"It's partly archaic, I guess, but also symbolic <…> Archaic because the SDR (Special Drawing Rights) system was introduced in the late 60's when we still had a system of fixed exchange rates: Bretton Woods. That sort of fell to pieces in the early 70's, so the requirement for [the SDR system] was sort of undermined. It's symbolic inasmuch as including [the renminbi] in the SDR legitimizes it," Smith said.
"China wasn't going to suddenly change from having a non-convertible currency to one that is solidly convertible globally," he explained. The expert believes that full yuan convertibility can be reached slowly, within years.
He also addressed how long it took the euro to become established as a reserve currency, and that it still hasn't displaced the US dollar in that role.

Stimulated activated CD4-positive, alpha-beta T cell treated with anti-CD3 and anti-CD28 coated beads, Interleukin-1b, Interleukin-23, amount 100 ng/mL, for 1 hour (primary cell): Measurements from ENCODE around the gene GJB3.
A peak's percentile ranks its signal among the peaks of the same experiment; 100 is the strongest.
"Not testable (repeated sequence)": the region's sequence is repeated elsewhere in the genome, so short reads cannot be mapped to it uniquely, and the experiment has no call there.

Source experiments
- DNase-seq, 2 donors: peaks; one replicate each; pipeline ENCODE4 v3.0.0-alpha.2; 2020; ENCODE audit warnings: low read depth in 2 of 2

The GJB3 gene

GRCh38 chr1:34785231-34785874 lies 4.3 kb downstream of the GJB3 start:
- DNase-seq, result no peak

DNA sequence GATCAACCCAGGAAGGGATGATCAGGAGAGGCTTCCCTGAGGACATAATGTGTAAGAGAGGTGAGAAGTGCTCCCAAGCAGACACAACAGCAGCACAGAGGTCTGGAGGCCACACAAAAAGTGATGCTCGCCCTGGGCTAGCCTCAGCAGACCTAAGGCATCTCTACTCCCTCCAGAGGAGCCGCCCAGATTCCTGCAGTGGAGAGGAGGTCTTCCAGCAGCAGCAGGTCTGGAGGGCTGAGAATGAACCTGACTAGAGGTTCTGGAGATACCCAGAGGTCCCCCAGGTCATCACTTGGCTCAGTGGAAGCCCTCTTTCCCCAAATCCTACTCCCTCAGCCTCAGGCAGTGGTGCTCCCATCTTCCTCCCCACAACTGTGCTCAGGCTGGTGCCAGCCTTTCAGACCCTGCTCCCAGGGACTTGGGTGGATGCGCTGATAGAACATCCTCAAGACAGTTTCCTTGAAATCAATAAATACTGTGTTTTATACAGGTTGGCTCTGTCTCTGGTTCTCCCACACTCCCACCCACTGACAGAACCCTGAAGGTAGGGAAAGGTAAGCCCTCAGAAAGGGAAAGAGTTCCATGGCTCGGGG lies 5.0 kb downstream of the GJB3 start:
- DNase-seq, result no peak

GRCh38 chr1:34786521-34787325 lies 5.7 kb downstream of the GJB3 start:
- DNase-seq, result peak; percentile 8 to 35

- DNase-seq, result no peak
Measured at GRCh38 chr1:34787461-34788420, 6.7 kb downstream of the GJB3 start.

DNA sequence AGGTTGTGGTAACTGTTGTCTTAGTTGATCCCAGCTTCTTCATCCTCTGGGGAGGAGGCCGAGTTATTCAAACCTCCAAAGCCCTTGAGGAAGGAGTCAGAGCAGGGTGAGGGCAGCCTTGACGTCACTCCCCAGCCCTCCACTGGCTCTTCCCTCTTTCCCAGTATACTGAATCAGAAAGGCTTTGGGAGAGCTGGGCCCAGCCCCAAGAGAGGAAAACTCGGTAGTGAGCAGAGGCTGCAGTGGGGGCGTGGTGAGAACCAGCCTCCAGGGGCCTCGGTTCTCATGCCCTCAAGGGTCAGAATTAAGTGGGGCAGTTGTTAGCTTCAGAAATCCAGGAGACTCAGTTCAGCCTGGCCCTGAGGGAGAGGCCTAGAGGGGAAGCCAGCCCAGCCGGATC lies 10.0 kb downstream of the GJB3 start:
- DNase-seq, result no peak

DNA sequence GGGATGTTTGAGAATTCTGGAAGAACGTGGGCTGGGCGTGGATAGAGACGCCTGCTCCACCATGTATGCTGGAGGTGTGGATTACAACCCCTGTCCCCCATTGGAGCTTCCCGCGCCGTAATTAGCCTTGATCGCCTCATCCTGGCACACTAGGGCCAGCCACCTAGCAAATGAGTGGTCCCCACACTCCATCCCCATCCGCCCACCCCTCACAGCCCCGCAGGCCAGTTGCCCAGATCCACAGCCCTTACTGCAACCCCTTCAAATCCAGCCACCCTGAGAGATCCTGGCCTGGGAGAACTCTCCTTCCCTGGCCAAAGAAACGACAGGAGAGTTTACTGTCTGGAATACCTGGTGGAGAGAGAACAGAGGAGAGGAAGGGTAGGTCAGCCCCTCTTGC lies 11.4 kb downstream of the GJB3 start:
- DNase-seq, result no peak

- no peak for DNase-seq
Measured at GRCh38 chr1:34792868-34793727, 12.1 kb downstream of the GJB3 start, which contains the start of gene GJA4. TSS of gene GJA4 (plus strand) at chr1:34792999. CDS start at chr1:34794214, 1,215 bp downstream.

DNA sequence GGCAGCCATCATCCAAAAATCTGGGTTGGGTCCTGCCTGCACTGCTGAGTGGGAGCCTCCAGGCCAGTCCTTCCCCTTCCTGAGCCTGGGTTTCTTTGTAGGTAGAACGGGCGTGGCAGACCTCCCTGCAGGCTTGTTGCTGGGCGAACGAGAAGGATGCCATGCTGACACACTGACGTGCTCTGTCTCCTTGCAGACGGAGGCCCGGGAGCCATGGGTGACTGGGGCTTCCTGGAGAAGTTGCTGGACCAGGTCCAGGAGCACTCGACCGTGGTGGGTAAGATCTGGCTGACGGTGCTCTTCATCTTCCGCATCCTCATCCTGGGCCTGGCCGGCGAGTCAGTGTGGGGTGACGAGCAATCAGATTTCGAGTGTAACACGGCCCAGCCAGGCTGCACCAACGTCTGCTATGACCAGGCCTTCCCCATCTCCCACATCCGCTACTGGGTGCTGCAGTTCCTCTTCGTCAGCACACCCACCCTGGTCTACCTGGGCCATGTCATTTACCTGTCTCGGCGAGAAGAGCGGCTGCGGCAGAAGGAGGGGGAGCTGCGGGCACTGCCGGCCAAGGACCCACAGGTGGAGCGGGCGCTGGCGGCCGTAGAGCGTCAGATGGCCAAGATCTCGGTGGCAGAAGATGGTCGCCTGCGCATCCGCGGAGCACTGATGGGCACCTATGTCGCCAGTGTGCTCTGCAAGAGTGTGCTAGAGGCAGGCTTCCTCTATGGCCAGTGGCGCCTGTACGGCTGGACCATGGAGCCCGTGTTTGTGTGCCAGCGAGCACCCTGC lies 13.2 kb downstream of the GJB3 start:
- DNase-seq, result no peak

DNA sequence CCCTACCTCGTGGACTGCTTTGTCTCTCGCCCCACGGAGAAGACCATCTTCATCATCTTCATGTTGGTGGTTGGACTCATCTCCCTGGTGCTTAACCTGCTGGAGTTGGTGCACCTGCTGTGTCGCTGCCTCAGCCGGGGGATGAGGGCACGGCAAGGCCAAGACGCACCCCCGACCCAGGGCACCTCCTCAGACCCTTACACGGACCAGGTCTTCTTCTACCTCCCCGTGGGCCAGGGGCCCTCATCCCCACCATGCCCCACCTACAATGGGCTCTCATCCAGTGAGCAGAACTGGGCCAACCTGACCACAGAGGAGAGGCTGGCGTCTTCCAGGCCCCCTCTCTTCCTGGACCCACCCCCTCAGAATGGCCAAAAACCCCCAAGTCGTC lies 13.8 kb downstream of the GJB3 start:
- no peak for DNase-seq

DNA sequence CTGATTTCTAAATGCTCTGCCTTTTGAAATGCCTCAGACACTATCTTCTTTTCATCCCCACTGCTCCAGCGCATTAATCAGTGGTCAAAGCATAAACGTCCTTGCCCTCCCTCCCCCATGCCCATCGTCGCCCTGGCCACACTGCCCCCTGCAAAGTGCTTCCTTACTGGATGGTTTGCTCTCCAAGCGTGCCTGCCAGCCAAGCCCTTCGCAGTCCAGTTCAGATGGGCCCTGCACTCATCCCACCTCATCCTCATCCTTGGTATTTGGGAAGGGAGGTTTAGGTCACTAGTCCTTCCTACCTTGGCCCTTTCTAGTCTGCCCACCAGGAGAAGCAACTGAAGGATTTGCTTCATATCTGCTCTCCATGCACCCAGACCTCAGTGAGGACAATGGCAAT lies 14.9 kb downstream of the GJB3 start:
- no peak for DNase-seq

"This is a step, it's not going to change anything drastically overnight, in my view," Smith added.
However, there are some important implications of the IMF's decision.
"It could create a better environment for the tradability of yuan," Smith highlighted, adding that it's already being done via Chinese financial policies.
The issue of attractiveness to investments depends more on the openness of the Celestial Kingdom's capital market rather than the inclusion of China's currency in the SDR currency basket, Smith noted.
"China can't be the number one player in the global economy without having relationships beyond its own shores", he stated, but added that this was already "the road we're on" and that that the size of the Chinese economy could exceed that of the US within a mere 7-8 years. "Having a fully convertible currency will ultimately benefit people in China," Smith concluded.